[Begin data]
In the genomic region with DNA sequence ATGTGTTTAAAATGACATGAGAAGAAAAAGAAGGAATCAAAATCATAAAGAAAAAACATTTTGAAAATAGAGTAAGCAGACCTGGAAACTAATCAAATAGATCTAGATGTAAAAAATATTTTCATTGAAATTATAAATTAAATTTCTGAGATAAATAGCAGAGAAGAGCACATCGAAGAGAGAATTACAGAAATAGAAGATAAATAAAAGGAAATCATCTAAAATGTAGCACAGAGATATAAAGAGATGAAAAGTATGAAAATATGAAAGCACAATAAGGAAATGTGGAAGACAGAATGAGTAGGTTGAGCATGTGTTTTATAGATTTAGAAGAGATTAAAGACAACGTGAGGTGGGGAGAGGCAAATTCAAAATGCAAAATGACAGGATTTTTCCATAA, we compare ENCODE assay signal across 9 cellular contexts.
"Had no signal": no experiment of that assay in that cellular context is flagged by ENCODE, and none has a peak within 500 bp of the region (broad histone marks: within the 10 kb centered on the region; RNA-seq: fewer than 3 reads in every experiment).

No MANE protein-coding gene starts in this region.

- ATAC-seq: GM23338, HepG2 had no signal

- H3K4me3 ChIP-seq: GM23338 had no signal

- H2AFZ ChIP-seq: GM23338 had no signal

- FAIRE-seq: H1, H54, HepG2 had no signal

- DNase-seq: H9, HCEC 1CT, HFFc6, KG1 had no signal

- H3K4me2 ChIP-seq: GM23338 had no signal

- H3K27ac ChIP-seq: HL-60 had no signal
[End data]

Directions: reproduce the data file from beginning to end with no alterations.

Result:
In the genomic region with DNA sequence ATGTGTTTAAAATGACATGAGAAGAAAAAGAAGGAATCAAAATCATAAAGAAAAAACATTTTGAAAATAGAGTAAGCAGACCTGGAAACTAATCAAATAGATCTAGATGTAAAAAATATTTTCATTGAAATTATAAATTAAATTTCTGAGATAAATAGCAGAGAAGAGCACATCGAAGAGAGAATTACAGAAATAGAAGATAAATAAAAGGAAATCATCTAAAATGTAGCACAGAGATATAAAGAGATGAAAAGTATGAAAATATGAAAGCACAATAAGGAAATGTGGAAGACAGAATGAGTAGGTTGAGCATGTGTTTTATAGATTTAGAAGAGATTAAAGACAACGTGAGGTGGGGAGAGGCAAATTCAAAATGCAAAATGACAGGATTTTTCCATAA, we compare ENCODE assay signal across 9 cellular contexts.
"Had no signal": no experiment of that assay in that cellular context is flagged by ENCODE, and none has a peak within 500 bp of the region (broad histone marks: within the 10 kb centered on the region; RNA-seq: fewer than 3 reads in every experiment).

No MANE protein-coding gene starts in this region.

- ATAC-seq: GM23338, HepG2 had no signal

- H3K4me3 ChIP-seq: GM23338 had no signal

- H2AFZ ChIP-seq: GM23338 had no signal

- FAIRE-seq: H1, H54, HepG2 had no signal

- DNase-seq: H9, HCEC 1CT, HFFc6, KG1 had no signal

- H3K4me2 ChIP-seq: GM23338 had no signal

- H3K27ac ChIP-seq: HL-60 had no signal